The most likely outcome: Lenders will muddle through using their Great Recession playbook. Most will likely pay down commercial loans or work to extend them.

RICHMOND, Va. – Like the sobriety test in Steve Martin’s 1983 film “The Man with Two Brains,” where Martin declares “your drunk tests are hard” after the police demanded he walk a straight line – on his hands – and then one hand, and then tap dance while juggling and singing the Catalina Magdalena Hoopensteiner Wallendiner song, commercial real estate loans are getting harder and harder to obtain.

What was made difficult by rising interest rates and stalling rents is now made increasingly so because of fear of commercial real estate lending at banks. Headlines have overblown the facts on the ground where there are some issues at some properties that could lead to some losses. The implied disaster we keep reading about – problem commercial real estate loans will bring the banking sector down – is possible, just not probable.

According to Trepp, a commercial real estate data analytics firm, the past month brought an uptick in CMBS (commercial mortgage-backed securities) loans that are specially serviced. Loans that are transferred to special servicing are transferred because there is a default or a potential default looming. CMBS loans represent about 13% of the entire commercial and multifamily loans outstanding and are seen as a proxy for what might come. Most of the stories so far of problem loans have been with CMBS and other non-bank sources.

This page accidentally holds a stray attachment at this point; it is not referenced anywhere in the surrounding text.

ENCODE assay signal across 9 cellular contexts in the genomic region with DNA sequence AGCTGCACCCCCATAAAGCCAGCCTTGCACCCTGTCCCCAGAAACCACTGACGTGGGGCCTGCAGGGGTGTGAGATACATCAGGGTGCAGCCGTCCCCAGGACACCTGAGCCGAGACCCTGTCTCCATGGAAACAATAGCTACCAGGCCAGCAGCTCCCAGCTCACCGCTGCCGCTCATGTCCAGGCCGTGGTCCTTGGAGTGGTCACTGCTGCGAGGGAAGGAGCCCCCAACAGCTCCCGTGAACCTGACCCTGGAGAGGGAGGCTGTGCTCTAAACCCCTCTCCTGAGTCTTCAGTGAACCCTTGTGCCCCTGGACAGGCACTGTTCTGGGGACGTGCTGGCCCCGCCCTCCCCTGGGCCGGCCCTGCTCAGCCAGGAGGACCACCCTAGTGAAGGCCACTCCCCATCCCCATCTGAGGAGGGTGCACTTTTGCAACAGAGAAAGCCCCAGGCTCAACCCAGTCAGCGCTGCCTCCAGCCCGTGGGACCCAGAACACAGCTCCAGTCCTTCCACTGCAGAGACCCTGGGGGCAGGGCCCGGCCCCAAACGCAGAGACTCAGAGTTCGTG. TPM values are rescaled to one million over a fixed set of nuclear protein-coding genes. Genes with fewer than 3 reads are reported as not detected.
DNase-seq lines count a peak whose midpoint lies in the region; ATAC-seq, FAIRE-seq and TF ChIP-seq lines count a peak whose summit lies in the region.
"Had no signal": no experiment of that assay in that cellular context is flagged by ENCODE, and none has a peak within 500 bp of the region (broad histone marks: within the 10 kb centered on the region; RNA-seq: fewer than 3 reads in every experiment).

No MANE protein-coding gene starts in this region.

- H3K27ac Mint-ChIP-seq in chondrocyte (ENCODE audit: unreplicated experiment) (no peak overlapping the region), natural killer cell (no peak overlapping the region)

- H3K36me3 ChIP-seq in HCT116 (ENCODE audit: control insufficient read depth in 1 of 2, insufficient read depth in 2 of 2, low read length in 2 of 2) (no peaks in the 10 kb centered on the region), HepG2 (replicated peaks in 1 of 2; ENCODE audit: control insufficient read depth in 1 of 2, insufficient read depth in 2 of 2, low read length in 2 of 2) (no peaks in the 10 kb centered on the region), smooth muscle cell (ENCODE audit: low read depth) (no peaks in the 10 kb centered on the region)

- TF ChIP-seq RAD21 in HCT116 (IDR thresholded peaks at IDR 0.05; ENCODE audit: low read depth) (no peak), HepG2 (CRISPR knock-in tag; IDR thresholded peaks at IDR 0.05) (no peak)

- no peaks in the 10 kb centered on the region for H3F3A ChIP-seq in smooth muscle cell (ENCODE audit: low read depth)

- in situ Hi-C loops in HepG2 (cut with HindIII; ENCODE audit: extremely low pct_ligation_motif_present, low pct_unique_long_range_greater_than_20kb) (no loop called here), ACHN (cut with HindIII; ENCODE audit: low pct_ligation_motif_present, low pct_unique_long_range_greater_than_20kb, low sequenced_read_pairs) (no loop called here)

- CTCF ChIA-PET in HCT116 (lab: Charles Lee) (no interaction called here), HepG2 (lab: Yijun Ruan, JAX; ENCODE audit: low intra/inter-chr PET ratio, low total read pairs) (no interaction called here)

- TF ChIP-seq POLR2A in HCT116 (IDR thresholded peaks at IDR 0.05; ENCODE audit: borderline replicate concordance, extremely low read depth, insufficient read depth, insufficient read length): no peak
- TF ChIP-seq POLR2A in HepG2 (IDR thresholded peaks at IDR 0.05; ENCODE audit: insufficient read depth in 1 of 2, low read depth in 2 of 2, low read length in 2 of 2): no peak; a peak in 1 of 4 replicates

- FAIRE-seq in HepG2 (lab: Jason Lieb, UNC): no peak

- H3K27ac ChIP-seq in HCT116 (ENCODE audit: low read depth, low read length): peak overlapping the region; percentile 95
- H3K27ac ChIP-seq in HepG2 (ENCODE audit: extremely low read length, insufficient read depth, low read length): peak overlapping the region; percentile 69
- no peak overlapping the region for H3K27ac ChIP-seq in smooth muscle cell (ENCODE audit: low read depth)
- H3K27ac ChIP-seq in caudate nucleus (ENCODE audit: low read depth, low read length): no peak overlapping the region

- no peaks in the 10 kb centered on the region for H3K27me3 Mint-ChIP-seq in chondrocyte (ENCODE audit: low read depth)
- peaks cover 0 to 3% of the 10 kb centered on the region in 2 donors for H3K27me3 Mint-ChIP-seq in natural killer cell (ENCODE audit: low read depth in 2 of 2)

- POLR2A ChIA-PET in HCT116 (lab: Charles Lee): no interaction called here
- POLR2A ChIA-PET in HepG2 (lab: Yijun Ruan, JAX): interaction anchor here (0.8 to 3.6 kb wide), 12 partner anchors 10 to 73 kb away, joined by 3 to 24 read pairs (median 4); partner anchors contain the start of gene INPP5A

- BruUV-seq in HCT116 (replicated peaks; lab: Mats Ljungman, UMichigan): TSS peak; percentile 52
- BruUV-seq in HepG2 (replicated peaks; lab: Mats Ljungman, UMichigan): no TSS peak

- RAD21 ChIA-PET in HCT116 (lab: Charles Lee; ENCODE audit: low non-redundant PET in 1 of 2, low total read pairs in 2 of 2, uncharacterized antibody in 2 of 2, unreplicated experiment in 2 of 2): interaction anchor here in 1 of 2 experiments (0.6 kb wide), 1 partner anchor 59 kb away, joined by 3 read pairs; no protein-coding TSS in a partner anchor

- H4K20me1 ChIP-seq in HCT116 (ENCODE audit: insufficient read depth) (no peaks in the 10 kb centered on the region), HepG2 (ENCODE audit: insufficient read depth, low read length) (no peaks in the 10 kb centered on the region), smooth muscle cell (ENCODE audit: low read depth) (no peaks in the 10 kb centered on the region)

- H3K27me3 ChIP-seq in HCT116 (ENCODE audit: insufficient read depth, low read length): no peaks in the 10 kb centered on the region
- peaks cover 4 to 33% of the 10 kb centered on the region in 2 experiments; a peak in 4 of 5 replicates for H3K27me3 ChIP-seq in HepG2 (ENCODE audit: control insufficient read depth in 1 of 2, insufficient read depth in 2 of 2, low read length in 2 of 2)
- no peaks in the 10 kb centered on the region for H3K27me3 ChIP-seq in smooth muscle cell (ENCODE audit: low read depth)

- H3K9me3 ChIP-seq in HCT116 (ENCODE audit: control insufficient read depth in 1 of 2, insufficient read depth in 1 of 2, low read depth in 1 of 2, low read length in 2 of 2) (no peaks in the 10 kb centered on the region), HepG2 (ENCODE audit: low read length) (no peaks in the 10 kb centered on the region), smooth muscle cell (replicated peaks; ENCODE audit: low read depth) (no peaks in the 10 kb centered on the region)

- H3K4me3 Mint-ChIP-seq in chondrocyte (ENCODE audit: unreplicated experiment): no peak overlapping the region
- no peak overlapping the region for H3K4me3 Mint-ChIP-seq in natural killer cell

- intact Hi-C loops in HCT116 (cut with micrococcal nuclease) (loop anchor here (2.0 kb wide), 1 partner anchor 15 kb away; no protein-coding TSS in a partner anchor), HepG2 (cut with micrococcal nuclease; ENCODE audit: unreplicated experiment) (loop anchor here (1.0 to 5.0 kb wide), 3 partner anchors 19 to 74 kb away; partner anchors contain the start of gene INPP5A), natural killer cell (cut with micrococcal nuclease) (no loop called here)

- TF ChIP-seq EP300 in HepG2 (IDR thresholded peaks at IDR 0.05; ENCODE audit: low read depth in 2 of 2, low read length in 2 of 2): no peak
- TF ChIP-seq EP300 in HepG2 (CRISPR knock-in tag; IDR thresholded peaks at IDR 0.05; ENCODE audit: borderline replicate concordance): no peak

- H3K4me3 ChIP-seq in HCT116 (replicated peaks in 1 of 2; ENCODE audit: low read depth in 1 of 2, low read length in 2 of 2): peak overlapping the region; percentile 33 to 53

In the next several years as old, low rate, loans mature and are refinanced in a much higher rate environment, greater delinquencies are likely. Higher interest rates have weighed on values and made debt service coverage ratios harder to meet, which has effectively reduced leverage across all property types.

Delinquencies are likely to be much larger in the CMBS universe than with other lending sectors, but banks are the largest lender for commercial and multifamily loans. According to data from the Mortgage Bankers Association, banks held approximately 38.6% of all commercial and multifamily mortgages outstanding at the end of 2022. Probably a little more concerning is that they provided approximately 56.4% of all new loans originated in 2022.

The key takeaway is to keep the industry functional, capital needs to keep flowing from banks.

According to Moody’s Analytics, community banks with $1 billion to $10 billion in total assets have the largest percentage of exposure to CRE (when compared to other bank sizes) with approximately 24.3% of their assets in loans secured by commercial and multifamily real estate. Within that sub-group, there are sure to be some lenders that will struggle and others that will have very few issues. The wild card is how the regulators respond.

The most likely outcome is lenders will muddle through using the playbook they adopted in the GFC. For guarantors that can “right size” or pay down loans, banks will come knocking and for borrowers that are not as financially strong, banks will likely work to extend loans.

If banking regulators force banks to recognize troubled loans, that will be the worst outcome for all. If regulators let banks muddle through, there is little risk of significant dislocation.

Regardless, credit will be tight for new loans in the coming year. And money is not cheap.

According to the latest John B. Levy Commercial Mortgage Survey, 5- and 10-year loans price in the 5.50% to 5.75% for lower leverage deals. Shorter term, floating rate transactions are pricing higher and are in the 6.75% to 7.50% range from banks and even higher for non-banks.

CRE lenders need to keep the spigots flowing or the industry is going to face a sobriety test it can’t pass.

© Copyright 2023, Richmond Times-Dispatch, Richmond, VA

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Author: kerrys